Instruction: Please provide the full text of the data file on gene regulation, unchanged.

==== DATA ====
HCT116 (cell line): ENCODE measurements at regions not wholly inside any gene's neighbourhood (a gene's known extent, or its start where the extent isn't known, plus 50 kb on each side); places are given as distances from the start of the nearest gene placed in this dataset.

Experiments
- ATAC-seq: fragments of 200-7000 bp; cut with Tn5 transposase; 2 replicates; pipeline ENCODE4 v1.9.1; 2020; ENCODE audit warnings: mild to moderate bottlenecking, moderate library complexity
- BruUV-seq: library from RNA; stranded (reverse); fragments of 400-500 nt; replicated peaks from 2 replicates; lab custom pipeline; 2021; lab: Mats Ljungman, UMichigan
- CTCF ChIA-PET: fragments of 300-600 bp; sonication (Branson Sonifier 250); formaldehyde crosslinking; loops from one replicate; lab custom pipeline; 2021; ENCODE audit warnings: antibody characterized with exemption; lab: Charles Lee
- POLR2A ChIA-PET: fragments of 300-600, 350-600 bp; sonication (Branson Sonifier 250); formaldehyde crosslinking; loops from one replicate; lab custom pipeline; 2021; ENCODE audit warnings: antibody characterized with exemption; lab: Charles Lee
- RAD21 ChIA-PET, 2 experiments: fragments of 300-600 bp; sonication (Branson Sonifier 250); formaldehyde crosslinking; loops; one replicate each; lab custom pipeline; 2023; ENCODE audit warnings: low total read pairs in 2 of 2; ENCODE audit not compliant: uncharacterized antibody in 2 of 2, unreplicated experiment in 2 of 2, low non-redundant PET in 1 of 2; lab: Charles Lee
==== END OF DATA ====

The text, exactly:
HCT116 (cell line): ENCODE measurements at regions not wholly inside any gene's neighbourhood (a gene's known extent, or its start where the extent isn't known, plus 50 kb on each side); places are given as distances from the start of the nearest gene placed in this dataset.

Experiments
- ATAC-seq: fragments of 200-7000 bp; cut with Tn5 transposase; 2 replicates; pipeline ENCODE4 v1.9.1; 2020; ENCODE audit warnings: mild to moderate bottlenecking, moderate library complexity
- BruUV-seq: library from RNA; stranded (reverse); fragments of 400-500 nt; replicated peaks from 2 replicates; lab custom pipeline; 2021; lab: Mats Ljungman, UMichigan
- CTCF ChIA-PET: fragments of 300-600 bp; sonication (Branson Sonifier 250); formaldehyde crosslinking; loops from one replicate; lab custom pipeline; 2021; ENCODE audit warnings: antibody characterized with exemption; lab: Charles Lee
- POLR2A ChIA-PET: fragments of 300-600, 350-600 bp; sonication (Branson Sonifier 250); formaldehyde crosslinking; loops from one replicate; lab custom pipeline; 2021; ENCODE audit warnings: antibody characterized with exemption; lab: Charles Lee
- RAD21 ChIA-PET, 2 experiments: fragments of 300-600 bp; sonication (Branson Sonifier 250); formaldehyde crosslinking; loops; one replicate each; lab custom pipeline; 2023; ENCODE audit warnings: low total read pairs in 2 of 2; ENCODE audit not compliant: uncharacterized antibody in 2 of 2, unreplicated experiment in 2 of 2, low non-redundant PET in 1 of 2; lab: Charles Lee